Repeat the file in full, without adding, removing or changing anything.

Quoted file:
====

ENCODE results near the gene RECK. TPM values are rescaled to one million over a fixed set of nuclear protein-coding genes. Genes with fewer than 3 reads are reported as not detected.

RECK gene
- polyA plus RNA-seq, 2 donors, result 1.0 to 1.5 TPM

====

ENCODE results near the gene RECK. TPM values are rescaled to one million over a fixed set of nuclear protein-coding genes. Genes with fewer than 3 reads are reported as not detected.

RECK gene
- polyA plus RNA-seq, 2 donors, result 1.0 to 1.5 TPM